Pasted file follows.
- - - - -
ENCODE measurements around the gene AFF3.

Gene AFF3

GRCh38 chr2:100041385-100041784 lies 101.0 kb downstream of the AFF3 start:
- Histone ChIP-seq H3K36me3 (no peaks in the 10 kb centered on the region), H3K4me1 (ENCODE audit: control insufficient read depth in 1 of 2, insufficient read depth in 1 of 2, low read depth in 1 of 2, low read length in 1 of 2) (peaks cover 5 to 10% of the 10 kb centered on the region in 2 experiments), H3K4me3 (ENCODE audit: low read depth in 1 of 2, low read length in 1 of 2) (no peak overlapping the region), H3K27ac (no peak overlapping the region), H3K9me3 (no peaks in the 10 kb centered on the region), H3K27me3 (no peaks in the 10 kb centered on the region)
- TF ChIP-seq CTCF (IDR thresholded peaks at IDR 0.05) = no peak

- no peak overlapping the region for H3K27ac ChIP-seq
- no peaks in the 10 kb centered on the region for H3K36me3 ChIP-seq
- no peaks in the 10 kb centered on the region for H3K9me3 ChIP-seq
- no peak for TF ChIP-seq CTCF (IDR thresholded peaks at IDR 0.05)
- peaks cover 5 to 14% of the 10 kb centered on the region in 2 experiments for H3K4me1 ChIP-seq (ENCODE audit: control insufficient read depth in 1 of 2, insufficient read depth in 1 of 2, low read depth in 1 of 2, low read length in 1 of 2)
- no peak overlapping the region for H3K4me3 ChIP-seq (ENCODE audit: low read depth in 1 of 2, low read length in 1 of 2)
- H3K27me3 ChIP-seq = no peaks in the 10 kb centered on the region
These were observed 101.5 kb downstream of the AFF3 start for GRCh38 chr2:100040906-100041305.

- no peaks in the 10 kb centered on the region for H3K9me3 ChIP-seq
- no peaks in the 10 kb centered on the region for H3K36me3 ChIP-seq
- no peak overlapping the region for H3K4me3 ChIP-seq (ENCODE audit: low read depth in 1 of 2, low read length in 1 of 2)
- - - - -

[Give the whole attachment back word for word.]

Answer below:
ENCODE measurements around the gene AFF3.

Gene AFF3

GRCh38 chr2:100041385-100041784 lies 101.0 kb downstream of the AFF3 start:
- Histone ChIP-seq H3K36me3 (no peaks in the 10 kb centered on the region), H3K4me1 (ENCODE audit: control insufficient read depth in 1 of 2, insufficient read depth in 1 of 2, low read depth in 1 of 2, low read length in 1 of 2) (peaks cover 5 to 10% of the 10 kb centered on the region in 2 experiments), H3K4me3 (ENCODE audit: low read depth in 1 of 2, low read length in 1 of 2) (no peak overlapping the region), H3K27ac (no peak overlapping the region), H3K9me3 (no peaks in the 10 kb centered on the region), H3K27me3 (no peaks in the 10 kb centered on the region)
- TF ChIP-seq CTCF (IDR thresholded peaks at IDR 0.05) = no peak

- no peak overlapping the region for H3K27ac ChIP-seq
- no peaks in the 10 kb centered on the region for H3K36me3 ChIP-seq
- no peaks in the 10 kb centered on the region for H3K9me3 ChIP-seq
- no peak for TF ChIP-seq CTCF (IDR thresholded peaks at IDR 0.05)
- peaks cover 5 to 14% of the 10 kb centered on the region in 2 experiments for H3K4me1 ChIP-seq (ENCODE audit: control insufficient read depth in 1 of 2, insufficient read depth in 1 of 2, low read depth in 1 of 2, low read length in 1 of 2)
- no peak overlapping the region for H3K4me3 ChIP-seq (ENCODE audit: low read depth in 1 of 2, low read length in 1 of 2)
- H3K27me3 ChIP-seq = no peaks in the 10 kb centered on the region
These were observed 101.5 kb downstream of the AFF3 start for GRCh38 chr2:100040906-100041305.

- no peaks in the 10 kb centered on the region for H3K9me3 ChIP-seq
- no peaks in the 10 kb centered on the region for H3K36me3 ChIP-seq
- no peak overlapping the region for H3K4me3 ChIP-seq (ENCODE audit: low read depth in 1 of 2, low read length in 1 of 2)